Characteristics of Musical Sound in Physics

Musical Sound in Physics:

The sound produced due to regular and periodic vibrations that are pleasing to hear is called musical sound.


The sound produced by an irregular or shortlived vibration is called noise.

Example: The explosion of a cracker, firing of a gun, etc.


Musical sound of a single frequency is called a tone. When the source of sound vibrates in SHM, it produces a tone. The two prongs of a tuning fork vibrate in SHM and produce the sound of a single frequency. Thus, the sound of a tuning fork is a pure tone.


Musical sound due to a mixture of more than one frequency is called a note. The sound produced by different musical instruments consists, in general, of more than one tone. If a tone is compared with monochromatic light such as red light, a note can be compared with compound light. The tones within a note are classified on the basis of their frequencies:

1. Fundamental Tone: The tone with the lowest frequency present in a note is called the fundamental tone.

2. Overtones: The tones in a note, other than the fundamental tone are called overnotes.

3. Harmonics: Harmonics are tones having frequencies that are integral multiples of that of the fundamental tone. The fundamental tone is also harmonic.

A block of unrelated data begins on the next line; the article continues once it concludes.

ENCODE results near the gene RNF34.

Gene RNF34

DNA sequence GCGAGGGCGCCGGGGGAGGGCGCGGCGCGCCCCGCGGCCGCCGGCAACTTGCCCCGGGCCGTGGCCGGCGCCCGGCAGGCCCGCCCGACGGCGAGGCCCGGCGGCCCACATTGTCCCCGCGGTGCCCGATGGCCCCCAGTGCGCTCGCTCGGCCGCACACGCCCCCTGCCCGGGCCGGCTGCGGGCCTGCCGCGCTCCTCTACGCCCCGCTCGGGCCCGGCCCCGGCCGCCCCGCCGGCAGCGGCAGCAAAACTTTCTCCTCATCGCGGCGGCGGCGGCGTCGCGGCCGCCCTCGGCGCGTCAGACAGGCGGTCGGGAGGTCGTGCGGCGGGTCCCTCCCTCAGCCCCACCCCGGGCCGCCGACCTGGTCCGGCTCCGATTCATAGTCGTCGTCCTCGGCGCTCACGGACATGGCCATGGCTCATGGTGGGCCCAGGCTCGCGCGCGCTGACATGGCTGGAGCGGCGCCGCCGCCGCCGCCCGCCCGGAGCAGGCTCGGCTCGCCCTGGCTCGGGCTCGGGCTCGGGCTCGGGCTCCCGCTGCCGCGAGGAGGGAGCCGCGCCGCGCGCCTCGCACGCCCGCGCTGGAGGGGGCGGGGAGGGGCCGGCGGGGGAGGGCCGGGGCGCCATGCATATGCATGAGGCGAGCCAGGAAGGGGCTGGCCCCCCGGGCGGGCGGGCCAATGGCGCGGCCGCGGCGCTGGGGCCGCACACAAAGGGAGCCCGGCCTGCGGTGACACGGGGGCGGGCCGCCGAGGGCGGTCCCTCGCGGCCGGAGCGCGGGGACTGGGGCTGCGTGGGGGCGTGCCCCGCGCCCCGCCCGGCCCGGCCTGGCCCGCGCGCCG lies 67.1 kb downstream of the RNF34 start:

4. Octave: A tone whose frequency is twice that of the fundamental tone is said to be the octave of the fundamental tone.

Characteristics of Musical Sound:

There are three characteristics of musical sound which differentiate musical notes. These are loudness, pitch, and quality.

1. Loudness: It is related to the sound energy reaching our ears per unit of time. If the sound energy reaching our ears in 1 second goes up, we perceive a corresponding increase in the loudness.

2. Pitch: It is that characteristic that differentiates a sharp or a shrill sound from a grave one. It increases with the increase in frequency of the source.

3. Quality or timbre: It is that characteristic of a musical note within that enables us to distinguish between a note emitted by one musical instrument from a note of the same loudness and pitch emitted by another instrument. It depends on the number of overnotes present in a note and their relation with the fundamental tone.